Hillel Furstenberg

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Harry Furstenberg
Harry Furstenberg.jpeg
Hillel Furstenberg in 1992
Born (1935-09-29) September 29, 1935 (age 82)
Nationality Israel
Alma mater Princeton University
Known for Proof of Szemerédi's theorem
Furstenberg compactification
Awards Israel Prize
Harvey Prize
Wolf Prize
Scientific career
Fields Mathematics
Doctoral advisor Salomon Bochner
Doctoral students Alexander Lubotzky
Vitaly Bergelson
Yuval Peres
Tamar Ziegler
Alexander Fish

Hillel (Harry) Furstenberg (Hebrew: הלל (הארי) פורסטנברג‎‎) (born September 29, 1935) is an American-Israeli mathematician, a member of the Israel Academy of Sciences and Humanities and U.S. National Academy of Sciences and a laureate of the Wolf Prize in Mathematics. He is known for his application of probability theory and ergodic theory methods to other areas of mathematics, including number theory and Lie groups.


Hillel Furstenberg was born in Germany, in 1935, and the family emigrated to the United States in 1939, shortly before the outbreak of the Second World War. He attended Marsha Stern Talmudical Academy and then Yeshiva University, where he concluded his BA and MSc studies in 1955. He obtained his Ph.D. under Salomon Bochner at Princeton University in 1958. After several years at the University of Minnesota he became a Professor of Mathematics at the Hebrew University of Jerusalem in 1965.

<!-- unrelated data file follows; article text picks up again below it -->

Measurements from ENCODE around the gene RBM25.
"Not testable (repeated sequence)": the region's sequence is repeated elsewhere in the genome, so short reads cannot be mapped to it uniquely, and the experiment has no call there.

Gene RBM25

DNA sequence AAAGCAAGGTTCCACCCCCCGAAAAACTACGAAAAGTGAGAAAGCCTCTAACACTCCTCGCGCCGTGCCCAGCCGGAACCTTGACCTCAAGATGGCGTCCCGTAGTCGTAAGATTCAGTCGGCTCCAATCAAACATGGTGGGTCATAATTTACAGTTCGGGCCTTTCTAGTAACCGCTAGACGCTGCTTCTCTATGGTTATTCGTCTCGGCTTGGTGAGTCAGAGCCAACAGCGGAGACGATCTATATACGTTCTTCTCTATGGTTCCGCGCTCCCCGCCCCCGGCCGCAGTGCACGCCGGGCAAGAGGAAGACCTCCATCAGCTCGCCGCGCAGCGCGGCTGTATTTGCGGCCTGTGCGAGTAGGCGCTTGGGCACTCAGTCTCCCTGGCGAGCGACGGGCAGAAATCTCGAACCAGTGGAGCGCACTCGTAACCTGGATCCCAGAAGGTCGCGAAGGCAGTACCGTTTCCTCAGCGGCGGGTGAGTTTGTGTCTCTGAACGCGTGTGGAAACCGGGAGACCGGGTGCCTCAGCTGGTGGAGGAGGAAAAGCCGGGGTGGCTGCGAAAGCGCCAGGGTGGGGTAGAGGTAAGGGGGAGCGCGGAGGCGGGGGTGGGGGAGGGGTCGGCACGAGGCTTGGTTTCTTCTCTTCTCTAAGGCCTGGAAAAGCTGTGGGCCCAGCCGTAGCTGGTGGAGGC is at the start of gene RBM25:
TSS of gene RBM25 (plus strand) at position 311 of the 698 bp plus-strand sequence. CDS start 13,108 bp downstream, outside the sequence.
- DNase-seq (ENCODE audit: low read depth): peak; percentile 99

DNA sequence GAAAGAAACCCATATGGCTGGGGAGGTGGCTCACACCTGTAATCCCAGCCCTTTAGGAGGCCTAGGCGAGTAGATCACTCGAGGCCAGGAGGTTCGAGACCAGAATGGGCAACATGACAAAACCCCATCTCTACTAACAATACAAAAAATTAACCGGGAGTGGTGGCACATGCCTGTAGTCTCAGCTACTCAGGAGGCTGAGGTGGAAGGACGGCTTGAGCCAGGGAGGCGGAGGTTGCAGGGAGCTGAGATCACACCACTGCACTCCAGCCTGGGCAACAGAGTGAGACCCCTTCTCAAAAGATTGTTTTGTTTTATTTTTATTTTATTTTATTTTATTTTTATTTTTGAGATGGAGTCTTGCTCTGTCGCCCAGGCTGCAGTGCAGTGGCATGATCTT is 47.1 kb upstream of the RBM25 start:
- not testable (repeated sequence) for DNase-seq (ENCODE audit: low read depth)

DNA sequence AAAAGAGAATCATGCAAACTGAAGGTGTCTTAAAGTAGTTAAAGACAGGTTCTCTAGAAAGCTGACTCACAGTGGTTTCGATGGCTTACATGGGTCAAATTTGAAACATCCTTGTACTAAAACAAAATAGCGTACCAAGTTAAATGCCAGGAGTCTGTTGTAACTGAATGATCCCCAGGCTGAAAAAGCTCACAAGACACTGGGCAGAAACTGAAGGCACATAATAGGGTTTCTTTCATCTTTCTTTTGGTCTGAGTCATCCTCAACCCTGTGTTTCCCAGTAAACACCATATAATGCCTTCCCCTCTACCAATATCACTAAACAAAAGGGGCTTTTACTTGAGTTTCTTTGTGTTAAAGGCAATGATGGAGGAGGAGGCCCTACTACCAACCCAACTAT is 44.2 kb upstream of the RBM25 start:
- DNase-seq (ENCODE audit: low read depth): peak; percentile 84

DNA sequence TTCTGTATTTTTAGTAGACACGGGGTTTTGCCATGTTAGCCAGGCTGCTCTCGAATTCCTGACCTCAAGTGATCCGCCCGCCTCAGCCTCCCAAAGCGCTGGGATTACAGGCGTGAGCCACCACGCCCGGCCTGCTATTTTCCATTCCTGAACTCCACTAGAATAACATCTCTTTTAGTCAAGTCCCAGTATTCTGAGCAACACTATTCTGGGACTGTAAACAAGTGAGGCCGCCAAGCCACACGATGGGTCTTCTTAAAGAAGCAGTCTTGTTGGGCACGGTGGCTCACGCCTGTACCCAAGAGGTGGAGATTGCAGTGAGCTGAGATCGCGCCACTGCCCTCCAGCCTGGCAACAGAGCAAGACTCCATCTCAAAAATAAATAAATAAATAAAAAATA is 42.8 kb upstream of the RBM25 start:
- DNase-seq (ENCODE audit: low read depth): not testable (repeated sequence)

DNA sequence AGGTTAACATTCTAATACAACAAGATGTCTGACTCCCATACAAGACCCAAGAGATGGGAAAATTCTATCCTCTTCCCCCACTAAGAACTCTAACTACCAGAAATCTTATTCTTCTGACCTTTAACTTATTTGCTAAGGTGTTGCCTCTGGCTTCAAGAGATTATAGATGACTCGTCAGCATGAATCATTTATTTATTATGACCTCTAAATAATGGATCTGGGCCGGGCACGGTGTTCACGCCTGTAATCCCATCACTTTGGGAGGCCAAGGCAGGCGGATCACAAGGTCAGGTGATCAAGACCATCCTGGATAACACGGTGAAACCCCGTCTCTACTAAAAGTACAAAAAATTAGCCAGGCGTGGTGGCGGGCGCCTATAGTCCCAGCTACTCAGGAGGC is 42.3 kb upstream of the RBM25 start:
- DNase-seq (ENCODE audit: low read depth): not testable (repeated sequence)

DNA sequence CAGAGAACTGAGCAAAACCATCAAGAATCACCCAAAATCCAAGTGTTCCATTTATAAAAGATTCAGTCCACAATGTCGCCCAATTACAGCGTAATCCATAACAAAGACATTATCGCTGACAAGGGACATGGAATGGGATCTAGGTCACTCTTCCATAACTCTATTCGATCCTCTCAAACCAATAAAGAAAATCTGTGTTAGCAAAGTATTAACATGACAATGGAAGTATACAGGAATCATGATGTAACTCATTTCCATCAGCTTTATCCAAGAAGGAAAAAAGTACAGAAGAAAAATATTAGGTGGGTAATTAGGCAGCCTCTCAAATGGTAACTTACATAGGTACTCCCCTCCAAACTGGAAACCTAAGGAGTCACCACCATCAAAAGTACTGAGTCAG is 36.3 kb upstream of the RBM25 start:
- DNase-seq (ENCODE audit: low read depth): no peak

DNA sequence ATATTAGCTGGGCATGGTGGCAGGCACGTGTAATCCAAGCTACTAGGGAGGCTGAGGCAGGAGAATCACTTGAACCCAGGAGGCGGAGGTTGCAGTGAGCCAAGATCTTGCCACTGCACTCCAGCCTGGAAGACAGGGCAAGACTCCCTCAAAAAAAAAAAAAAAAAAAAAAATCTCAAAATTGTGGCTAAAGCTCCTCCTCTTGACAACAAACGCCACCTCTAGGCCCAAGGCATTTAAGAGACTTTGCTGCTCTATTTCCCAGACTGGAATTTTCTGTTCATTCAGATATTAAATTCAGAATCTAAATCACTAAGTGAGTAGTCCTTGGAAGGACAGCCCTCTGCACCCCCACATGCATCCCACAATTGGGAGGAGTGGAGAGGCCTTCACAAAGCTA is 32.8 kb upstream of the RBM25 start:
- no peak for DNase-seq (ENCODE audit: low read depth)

He gained attention at an early stage in his career for producing an innovative topological proof of the infinitude of prime numbers in 1955. He proved unique ergodicity of horocycle flows on compact hyperbolic Riemann surfaces in the early 1970s. In 1977, he gave an ergodic theory reformulation, and subsequently proof, of Szemerédi's theorem. The Furstenberg boundary and Furstenberg compactification of a locally symmetric space are named after him, as is the Furstenberg–Sárközy theorem in additive number theory.


Selected publications

  • Furstenberg, Harry, Stationary processes and prediction theory, Princeton, N.J., Princeton University Press, 1960.[2][3]
  • Furstenberg, Harry, Recurrence in ergodic theory and combinatorial number theory, Princeton, N.J., Princeton Univ. Press, 1981.[4][5]

See also


  1. ^ "Israel Prize Official Site – Recipients in 1993 (in Hebrew)". Archived from the original on 2014-10-12. 
  2. ^ https://books.google.com/books/about/Stationary_Processes_and_Prediction_Theo.html?id=AujX1cq-8SYC&redir_esc=y
  3. ^ Masani, P. (1963). "Review: Stationary processes and prediction theory, by H. Furstenberg". Bull. Amer. Math. Soc. 69 (2): 195–207. doi:10.1090/s0002-9904-1963-10910-6. 
  4. ^ https://books.google.com/books/about/Recurrence_in_ergodic_theory_and_combina.html?id=NYSSQgAACAAJ&redir_esc=y
  5. ^ Petersen, Karl (1986). "Review: Recurrence in ergodic theory and combinatorial number theory, by H. Furstenberg". Bull. Amer. Math. Soc. (N.S.). 14 (2): 305–309. doi:10.1090/s0273-0979-1986-15451-0. 

External links

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